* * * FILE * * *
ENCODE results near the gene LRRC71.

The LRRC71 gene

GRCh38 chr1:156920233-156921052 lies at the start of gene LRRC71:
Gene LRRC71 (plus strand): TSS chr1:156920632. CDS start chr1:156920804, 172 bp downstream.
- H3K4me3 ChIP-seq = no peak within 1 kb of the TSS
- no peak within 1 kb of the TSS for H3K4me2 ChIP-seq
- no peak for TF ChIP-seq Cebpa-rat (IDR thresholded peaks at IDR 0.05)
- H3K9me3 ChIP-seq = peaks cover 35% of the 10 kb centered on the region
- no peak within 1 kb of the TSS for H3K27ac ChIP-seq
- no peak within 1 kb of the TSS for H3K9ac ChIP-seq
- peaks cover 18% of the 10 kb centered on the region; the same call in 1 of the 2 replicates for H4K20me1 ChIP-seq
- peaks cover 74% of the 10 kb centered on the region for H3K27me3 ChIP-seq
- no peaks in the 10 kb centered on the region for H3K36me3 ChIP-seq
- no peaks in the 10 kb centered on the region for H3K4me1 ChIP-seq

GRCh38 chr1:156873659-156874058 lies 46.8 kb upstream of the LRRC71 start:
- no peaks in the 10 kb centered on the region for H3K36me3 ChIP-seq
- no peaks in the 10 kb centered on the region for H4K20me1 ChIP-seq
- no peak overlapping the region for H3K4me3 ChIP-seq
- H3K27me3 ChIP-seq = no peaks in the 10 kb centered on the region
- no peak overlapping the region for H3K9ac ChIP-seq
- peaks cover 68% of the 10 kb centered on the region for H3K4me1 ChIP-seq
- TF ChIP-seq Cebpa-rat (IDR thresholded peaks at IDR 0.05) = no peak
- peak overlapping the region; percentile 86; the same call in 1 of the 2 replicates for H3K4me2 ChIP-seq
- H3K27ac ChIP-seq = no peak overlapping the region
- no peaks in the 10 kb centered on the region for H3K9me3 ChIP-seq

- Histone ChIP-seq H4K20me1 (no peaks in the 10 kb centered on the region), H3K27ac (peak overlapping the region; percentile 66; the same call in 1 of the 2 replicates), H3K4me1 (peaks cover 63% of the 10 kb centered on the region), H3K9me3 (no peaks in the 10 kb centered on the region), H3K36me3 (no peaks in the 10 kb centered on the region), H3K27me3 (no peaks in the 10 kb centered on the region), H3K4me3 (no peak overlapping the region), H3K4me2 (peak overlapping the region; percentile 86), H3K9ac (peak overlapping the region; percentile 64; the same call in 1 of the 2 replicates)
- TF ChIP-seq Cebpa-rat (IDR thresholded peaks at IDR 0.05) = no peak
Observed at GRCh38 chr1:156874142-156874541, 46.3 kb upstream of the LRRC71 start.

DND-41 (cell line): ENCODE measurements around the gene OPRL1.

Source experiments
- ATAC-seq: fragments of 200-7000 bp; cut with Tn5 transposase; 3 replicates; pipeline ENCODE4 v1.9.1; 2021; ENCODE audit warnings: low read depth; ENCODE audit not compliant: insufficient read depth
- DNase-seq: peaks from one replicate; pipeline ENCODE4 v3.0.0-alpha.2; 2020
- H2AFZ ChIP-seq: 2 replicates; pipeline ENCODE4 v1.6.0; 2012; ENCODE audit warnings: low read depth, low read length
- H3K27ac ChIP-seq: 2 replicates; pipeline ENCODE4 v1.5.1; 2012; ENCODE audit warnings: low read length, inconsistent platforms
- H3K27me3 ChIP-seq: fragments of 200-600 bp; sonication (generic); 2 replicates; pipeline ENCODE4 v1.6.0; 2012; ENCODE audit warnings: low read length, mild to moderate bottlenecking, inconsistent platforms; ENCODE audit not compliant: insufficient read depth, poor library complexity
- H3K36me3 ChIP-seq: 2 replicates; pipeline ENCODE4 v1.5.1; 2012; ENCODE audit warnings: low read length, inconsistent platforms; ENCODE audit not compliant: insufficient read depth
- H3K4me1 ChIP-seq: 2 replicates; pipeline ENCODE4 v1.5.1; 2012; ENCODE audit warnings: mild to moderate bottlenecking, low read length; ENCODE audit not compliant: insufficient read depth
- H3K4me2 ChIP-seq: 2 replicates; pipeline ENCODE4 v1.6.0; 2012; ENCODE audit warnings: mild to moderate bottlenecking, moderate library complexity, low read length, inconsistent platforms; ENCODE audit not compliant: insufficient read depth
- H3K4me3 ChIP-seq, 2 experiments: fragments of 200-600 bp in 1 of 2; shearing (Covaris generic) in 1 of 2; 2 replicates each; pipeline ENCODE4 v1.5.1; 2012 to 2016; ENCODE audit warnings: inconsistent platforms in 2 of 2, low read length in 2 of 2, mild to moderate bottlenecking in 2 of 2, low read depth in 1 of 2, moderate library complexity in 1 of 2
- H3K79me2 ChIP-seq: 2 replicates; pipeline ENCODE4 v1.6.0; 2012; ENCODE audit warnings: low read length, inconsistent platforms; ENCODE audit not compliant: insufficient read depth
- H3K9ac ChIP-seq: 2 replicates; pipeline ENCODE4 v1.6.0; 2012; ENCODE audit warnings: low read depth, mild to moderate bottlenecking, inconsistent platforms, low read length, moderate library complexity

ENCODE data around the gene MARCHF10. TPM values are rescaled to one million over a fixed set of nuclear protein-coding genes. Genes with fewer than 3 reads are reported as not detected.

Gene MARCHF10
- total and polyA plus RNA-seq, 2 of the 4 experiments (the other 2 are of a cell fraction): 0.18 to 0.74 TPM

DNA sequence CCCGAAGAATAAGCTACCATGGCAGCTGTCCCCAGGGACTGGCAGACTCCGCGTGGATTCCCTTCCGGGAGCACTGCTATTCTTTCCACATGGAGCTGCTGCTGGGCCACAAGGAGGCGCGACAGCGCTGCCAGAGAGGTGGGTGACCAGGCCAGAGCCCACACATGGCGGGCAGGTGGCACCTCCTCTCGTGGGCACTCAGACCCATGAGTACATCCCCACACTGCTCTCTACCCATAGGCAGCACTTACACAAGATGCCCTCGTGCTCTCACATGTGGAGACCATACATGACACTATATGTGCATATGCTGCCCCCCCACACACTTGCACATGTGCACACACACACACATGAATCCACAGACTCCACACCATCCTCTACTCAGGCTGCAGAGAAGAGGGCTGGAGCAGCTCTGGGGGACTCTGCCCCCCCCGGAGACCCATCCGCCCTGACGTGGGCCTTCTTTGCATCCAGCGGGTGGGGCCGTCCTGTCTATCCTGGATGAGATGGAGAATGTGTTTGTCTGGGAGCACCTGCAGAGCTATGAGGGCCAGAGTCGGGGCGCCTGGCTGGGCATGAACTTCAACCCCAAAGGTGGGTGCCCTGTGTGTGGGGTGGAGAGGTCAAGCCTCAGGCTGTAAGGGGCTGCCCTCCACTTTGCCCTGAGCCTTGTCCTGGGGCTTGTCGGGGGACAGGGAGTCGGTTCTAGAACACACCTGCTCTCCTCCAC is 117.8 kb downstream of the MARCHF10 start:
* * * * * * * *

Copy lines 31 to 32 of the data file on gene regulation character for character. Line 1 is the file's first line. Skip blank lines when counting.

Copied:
- ATAC-seq: fragments of 200-7000 bp; cut with Tn5 transposase; 3 replicates; pipeline ENCODE4 v1.9.1; 2021; ENCODE audit warnings: low read depth; ENCODE audit not compliant: insufficient read depth
- DNase-seq: peaks from one replicate; pipeline ENCODE4 v3.0.0-alpha.2; 2020